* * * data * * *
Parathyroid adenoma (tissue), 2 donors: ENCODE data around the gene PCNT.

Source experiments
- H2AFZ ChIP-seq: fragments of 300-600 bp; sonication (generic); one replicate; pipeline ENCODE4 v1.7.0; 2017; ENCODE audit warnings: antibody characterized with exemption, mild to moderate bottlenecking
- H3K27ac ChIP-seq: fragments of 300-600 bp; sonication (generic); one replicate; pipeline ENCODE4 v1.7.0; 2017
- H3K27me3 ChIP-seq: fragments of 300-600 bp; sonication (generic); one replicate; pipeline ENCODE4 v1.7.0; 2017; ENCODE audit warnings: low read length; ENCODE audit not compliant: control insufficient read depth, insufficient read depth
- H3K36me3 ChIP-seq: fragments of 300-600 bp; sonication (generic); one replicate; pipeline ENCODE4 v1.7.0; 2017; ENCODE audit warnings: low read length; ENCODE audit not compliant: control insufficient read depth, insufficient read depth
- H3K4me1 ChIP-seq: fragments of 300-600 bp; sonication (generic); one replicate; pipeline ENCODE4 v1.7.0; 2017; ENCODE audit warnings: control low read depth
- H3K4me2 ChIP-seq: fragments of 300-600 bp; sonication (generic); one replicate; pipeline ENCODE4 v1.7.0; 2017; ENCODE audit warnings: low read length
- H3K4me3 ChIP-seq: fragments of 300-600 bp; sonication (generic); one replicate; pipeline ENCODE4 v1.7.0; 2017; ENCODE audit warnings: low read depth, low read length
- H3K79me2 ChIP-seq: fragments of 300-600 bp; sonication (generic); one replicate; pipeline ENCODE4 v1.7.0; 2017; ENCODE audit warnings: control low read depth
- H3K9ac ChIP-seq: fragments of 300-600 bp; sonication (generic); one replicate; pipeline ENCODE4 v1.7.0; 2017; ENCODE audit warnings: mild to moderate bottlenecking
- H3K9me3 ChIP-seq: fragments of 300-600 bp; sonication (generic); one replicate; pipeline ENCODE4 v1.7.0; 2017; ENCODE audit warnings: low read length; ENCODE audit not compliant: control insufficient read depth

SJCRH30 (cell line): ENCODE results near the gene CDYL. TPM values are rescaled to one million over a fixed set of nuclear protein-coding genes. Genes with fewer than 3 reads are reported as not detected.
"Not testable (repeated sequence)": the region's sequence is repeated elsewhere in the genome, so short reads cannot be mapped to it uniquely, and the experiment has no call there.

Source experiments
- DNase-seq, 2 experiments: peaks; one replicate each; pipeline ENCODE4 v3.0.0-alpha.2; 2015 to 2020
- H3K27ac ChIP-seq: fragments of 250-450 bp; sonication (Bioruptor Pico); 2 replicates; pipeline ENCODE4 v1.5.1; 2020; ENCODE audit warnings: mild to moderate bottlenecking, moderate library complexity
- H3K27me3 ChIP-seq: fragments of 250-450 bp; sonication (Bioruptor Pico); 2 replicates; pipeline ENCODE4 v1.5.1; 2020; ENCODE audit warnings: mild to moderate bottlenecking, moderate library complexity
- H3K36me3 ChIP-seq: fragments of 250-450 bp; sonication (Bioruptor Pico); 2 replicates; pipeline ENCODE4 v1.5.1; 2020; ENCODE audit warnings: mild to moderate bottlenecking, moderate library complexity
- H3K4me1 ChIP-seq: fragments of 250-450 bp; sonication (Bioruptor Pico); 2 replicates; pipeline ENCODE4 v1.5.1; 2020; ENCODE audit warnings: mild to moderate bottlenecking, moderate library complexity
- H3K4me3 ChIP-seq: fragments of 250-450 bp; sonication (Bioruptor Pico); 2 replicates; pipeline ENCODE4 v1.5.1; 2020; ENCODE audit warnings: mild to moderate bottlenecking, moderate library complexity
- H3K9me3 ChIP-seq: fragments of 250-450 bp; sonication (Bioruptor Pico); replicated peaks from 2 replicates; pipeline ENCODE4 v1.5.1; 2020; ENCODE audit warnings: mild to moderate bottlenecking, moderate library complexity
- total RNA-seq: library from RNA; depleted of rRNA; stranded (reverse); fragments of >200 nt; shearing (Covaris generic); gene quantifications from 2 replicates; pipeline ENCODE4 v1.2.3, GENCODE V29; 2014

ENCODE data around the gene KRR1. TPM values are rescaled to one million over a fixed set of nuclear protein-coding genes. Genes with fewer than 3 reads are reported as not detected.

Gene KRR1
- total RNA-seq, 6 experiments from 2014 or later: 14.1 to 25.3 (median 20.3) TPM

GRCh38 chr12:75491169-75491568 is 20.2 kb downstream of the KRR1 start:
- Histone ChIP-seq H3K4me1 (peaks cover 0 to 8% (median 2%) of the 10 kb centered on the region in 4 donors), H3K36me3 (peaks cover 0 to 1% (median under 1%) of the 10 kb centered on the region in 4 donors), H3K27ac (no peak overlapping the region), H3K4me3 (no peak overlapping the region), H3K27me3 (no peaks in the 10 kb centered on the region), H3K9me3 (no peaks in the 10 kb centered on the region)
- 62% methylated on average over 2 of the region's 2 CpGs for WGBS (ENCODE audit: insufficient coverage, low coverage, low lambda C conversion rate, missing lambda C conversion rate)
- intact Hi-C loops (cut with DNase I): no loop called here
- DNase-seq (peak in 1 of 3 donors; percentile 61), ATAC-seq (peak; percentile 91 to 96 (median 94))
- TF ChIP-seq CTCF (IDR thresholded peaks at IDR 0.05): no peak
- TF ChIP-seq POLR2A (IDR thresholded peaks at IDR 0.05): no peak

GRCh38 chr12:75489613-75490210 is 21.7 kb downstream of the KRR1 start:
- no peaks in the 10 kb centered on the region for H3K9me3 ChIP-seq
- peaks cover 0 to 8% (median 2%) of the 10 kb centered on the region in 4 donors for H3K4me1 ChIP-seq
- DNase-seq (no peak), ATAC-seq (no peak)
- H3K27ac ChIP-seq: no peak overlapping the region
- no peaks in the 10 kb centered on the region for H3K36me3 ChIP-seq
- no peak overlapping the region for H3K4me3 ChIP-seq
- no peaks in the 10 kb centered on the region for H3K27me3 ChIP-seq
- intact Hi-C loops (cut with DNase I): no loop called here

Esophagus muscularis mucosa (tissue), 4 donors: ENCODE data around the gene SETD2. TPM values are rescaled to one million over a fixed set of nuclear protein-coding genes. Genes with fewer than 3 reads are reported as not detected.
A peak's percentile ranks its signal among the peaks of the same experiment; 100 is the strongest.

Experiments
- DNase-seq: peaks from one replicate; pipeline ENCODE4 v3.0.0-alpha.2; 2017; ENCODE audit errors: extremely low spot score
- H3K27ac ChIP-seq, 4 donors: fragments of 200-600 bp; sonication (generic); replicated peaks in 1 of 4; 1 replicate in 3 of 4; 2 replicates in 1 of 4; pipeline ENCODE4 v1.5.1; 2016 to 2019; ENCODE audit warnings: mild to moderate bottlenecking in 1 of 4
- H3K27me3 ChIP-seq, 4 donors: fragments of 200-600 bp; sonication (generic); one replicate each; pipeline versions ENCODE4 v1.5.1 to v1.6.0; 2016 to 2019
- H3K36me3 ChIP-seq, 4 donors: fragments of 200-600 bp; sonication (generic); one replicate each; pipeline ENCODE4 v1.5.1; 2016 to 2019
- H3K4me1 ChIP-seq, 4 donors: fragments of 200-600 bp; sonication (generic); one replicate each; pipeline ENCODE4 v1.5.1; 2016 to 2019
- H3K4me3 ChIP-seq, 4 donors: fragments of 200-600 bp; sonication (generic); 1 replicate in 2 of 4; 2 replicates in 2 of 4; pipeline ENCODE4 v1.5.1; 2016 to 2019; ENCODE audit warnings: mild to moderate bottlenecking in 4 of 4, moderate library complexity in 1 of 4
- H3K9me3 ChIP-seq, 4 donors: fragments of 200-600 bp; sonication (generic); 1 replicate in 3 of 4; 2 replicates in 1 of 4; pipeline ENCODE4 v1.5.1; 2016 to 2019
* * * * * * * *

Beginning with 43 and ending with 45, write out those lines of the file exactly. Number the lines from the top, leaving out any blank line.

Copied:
Esophagus muscularis mucosa (tissue), 4 donors: ENCODE data around the gene SETD2. TPM values are rescaled to one million over a fixed set of nuclear protein-coding genes. Genes with fewer than 3 reads are reported as not detected.
A peak's percentile ranks its signal among the peaks of the same experiment; 100 is the strongest.

Experiments